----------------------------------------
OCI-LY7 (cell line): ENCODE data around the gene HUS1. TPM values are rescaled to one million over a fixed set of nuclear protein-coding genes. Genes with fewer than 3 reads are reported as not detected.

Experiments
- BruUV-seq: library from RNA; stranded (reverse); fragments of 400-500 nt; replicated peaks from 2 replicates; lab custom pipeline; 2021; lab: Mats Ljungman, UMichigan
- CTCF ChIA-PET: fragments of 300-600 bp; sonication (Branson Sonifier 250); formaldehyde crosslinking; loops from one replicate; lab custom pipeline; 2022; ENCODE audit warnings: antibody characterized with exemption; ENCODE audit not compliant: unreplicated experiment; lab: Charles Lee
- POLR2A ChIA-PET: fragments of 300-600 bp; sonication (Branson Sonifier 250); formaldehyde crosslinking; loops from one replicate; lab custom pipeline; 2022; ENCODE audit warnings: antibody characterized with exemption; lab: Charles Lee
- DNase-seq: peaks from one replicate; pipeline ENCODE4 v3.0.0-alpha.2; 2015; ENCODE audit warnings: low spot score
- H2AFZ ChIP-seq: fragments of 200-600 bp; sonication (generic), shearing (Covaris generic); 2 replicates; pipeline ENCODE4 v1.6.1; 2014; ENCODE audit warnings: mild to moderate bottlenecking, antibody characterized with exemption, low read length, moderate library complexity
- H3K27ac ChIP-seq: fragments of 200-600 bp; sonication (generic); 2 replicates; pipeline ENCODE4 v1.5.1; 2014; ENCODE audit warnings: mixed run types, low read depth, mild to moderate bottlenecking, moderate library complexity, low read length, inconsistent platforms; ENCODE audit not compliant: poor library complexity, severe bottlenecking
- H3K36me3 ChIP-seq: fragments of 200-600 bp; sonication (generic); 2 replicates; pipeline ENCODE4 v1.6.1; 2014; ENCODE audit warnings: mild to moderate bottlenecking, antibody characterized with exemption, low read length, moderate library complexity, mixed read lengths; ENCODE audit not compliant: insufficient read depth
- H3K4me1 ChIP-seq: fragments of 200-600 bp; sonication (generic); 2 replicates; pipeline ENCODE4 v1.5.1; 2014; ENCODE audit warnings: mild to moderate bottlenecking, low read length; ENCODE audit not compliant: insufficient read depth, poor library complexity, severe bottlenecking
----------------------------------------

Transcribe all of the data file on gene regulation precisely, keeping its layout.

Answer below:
OCI-LY7 (cell line): ENCODE data around the gene HUS1. TPM values are rescaled to one million over a fixed set of nuclear protein-coding genes. Genes with fewer than 3 reads are reported as not detected.

Experiments
- BruUV-seq: library from RNA; stranded (reverse); fragments of 400-500 nt; replicated peaks from 2 replicates; lab custom pipeline; 2021; lab: Mats Ljungman, UMichigan
- CTCF ChIA-PET: fragments of 300-600 bp; sonication (Branson Sonifier 250); formaldehyde crosslinking; loops from one replicate; lab custom pipeline; 2022; ENCODE audit warnings: antibody characterized with exemption; ENCODE audit not compliant: unreplicated experiment; lab: Charles Lee
- POLR2A ChIA-PET: fragments of 300-600 bp; sonication (Branson Sonifier 250); formaldehyde crosslinking; loops from one replicate; lab custom pipeline; 2022; ENCODE audit warnings: antibody characterized with exemption; lab: Charles Lee
- DNase-seq: peaks from one replicate; pipeline ENCODE4 v3.0.0-alpha.2; 2015; ENCODE audit warnings: low spot score
- H2AFZ ChIP-seq: fragments of 200-600 bp; sonication (generic), shearing (Covaris generic); 2 replicates; pipeline ENCODE4 v1.6.1; 2014; ENCODE audit warnings: mild to moderate bottlenecking, antibody characterized with exemption, low read length, moderate library complexity
- H3K27ac ChIP-seq: fragments of 200-600 bp; sonication (generic); 2 replicates; pipeline ENCODE4 v1.5.1; 2014; ENCODE audit warnings: mixed run types, low read depth, mild to moderate bottlenecking, moderate library complexity, low read length, inconsistent platforms; ENCODE audit not compliant: poor library complexity, severe bottlenecking
- H3K36me3 ChIP-seq: fragments of 200-600 bp; sonication (generic); 2 replicates; pipeline ENCODE4 v1.6.1; 2014; ENCODE audit warnings: mild to moderate bottlenecking, antibody characterized with exemption, low read length, moderate library complexity, mixed read lengths; ENCODE audit not compliant: insufficient read depth
- H3K4me1 ChIP-seq: fragments of 200-600 bp; sonication (generic); 2 replicates; pipeline ENCODE4 v1.5.1; 2014; ENCODE audit warnings: mild to moderate bottlenecking, low read length; ENCODE audit not compliant: insufficient read depth, poor library complexity, severe bottlenecking